Given the rest of the day to wander about, I decided to go gauge the garrison’s readiness for a peasant siege. I bested the solider, though barely. I feel quite pleased that the realm of Westros offers many fine examples of martial competencies: our lands should be safe from conquest with so many fine warriors of all quarters that I’ve met thus far on our mission for the King. On a side-note, I noticed Ser Sebastian shares an identical red whip mark on his face as a solider in the garrison. Apparently, the solider had gotten into a fight with a rather snappy laundry-woman. Their collective self-esteem seems to be less than somewhat usual. The Dreadbow investigated the town; Lady Steadwater the highborn ladies. Collectively we were able to gather that Grandison is very loyal to Renly; possessed well-trained fighting men; and levied the taxes in order to feed and support the army as it answered the Call.
During dinner Lord Grandison seemed strangely distant, and non-committal. Even Clancey’s famed silver-tongue could not elicit further disclosure from him, beside a rumor that his neighbor Wesington (an elderly gentleman in his mid-30s) has forsaken the Seven and began to worship some sort of fire god from across the Narrow Sea. He also has yet to muster his troops to march for Storm’s End.
On the morning of the next day, we embarked on our diplomatic mission accompanied with two Grandison pages and a scribe. Lady Steadwater prudently decided to remain at the castle. We found the disorderly peasant army easily enough marching down the road and asked to speak to their leader, Ted Weaver, a well-dressed and well-spoken artisan, whom we met with two rather unpleasant pain-clothed smallfolk, one a hefty looking peasant (Hefty Smurf), another an angry looking peasant (Grumpy Smurf). Negotiations were conducted inside of a tent made of sewn bedspreads which could scarcely keep out the rain. I, on the other hand, decided to delve into the hearts and minds of the smallfolk by chatting with them as they drank themselves into a stupor, while I observed my willful temperance.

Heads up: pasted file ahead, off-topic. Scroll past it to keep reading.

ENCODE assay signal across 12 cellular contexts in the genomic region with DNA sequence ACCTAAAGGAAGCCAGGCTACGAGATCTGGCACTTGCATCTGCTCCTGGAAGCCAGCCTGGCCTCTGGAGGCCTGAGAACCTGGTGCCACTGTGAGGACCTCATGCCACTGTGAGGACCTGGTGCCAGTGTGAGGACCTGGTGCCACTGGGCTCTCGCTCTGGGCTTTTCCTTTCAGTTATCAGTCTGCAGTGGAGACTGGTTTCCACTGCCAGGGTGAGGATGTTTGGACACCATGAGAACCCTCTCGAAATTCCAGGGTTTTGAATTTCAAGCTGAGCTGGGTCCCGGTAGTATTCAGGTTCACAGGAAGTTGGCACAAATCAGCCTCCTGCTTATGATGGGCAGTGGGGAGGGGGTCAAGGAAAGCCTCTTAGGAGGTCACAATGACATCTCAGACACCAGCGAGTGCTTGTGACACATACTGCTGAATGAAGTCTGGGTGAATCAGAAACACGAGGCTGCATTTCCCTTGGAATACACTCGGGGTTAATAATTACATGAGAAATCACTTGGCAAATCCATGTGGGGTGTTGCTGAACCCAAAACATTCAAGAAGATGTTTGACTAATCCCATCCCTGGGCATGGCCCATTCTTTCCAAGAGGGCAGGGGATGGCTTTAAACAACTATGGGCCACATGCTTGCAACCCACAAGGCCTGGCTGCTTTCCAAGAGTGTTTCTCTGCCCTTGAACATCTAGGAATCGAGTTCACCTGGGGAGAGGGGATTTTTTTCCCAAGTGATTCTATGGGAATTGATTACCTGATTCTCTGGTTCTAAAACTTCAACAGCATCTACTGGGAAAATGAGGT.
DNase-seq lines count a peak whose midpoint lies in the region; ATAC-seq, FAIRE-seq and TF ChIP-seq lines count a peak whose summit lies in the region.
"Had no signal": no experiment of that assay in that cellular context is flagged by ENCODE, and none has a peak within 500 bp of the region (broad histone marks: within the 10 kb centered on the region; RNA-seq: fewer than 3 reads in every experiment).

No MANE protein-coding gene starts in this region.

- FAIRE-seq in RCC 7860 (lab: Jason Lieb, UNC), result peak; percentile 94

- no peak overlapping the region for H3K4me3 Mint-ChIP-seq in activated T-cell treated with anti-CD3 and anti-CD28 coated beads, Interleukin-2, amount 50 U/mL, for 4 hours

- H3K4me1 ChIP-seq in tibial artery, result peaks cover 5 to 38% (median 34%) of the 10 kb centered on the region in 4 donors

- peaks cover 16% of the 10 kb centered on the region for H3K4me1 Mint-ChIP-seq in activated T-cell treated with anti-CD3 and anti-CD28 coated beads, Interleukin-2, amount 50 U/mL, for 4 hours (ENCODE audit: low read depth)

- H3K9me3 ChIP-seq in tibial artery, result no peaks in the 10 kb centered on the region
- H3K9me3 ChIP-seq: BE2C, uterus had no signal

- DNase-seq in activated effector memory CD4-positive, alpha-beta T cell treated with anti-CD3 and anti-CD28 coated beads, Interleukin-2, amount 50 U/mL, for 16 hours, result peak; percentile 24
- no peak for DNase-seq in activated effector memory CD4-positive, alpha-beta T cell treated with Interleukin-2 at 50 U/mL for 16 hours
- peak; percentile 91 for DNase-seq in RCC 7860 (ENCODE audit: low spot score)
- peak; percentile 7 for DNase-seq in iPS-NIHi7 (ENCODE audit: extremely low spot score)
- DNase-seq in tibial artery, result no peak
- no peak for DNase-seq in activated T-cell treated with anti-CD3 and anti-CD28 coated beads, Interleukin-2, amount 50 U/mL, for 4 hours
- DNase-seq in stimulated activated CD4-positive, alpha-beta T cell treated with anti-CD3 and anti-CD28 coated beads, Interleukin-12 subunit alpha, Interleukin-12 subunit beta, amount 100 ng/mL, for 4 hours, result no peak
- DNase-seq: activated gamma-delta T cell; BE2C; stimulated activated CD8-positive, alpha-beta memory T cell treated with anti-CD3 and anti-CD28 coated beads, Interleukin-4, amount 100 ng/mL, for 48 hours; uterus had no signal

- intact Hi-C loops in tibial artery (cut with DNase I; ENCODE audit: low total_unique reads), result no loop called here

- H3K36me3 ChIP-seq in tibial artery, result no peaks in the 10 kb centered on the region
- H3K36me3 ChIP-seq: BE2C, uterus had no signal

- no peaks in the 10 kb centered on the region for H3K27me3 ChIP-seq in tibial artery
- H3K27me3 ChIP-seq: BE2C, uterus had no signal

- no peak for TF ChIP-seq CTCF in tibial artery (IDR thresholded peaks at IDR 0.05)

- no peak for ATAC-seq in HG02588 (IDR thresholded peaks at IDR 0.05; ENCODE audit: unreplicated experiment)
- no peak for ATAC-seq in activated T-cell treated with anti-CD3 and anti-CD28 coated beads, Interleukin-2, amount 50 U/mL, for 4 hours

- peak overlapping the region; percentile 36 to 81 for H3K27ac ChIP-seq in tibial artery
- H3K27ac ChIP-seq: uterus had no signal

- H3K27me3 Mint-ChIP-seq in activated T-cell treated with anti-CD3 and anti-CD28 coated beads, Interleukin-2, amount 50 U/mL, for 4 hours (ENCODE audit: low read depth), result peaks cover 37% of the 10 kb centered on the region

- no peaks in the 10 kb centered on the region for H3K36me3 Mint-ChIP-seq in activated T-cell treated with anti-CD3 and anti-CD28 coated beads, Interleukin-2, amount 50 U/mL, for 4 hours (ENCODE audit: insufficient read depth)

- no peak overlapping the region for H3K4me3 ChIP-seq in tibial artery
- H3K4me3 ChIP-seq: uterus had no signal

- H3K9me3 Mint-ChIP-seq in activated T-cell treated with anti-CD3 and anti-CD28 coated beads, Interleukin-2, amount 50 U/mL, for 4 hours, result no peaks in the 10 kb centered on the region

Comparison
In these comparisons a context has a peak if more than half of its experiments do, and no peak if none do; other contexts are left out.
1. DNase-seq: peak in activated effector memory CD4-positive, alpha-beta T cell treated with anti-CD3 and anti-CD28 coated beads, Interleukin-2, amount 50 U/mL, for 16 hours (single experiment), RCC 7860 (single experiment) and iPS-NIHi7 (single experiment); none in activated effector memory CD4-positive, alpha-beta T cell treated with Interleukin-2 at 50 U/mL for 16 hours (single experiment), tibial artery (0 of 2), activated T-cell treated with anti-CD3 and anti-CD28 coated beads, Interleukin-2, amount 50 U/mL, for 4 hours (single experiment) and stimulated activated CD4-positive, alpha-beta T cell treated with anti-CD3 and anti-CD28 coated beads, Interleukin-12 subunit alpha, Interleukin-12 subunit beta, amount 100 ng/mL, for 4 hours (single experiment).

Suddenly, Weaver appeared before me and asked about smallfolk relocating to my lands. The shock of the whole situation, not to mention the heat of the day, overwhelmed my senses at the moment, but I told the man as honestly as possible the disposition of the management of Danien and Rimchruch, and the good sense of my Lady Wife Ethel. Weaver seemed pleased and started to tell the amassed crowd about our happy arrangement…
When peasant treachery ensued! In the blink of an eye, Ted Weaver was no more, his throat perforated with a crude dagger by the angry peasant beside him. Cries of ‘They killed Weaver’ rang through the crowd, and while both Clancey and Darrius tried to both intimidate and calm down the increasingly panicked crowd, the Deadbow, still mounted, audaciously decapitated the murderer with a single arrow, spraying blood onto the faces of an awestruck crowd and the head flying into the mob behind. Taking cue from Ser Oisin, though admittedly still slightly confused as to the situation, I drew my greatsword, Celebron, charging the last peasant still standing and halved him. From there the farce erupted, as smallfolk broke through the protective lines of our guerrillas and bodyguards, the sheer mass of 5,000 souls pressed upon us. The Dreadbow who had remained mounted, quickly managed to clear a path for himself. Clancey Fortale managed somehow in his plate armor to endure the trampling feet and the slaughter and carnage around him as his bodyguards did the best they could, Alfred and Elric giving up their lives, to turn away the on-rush of the peasant mob. Darrius and his companion kicked and fought and tried to shout commands to our men, while Sebastian almost met the fate of his brother under numerous feet. For my part, each swing of Celebron sprayed so much blood and peasant innards that afterwards I had enough peasants on me to make several sausages.
And so, despite 40 men killed, two dead body guards, two dead pages, one dead scribe, and the loss of all mounts, except the Dreadbow’s war-trained destrier, we ended the Grandison Peasant Rebellion…
We walk, gloriously, to collect our reward.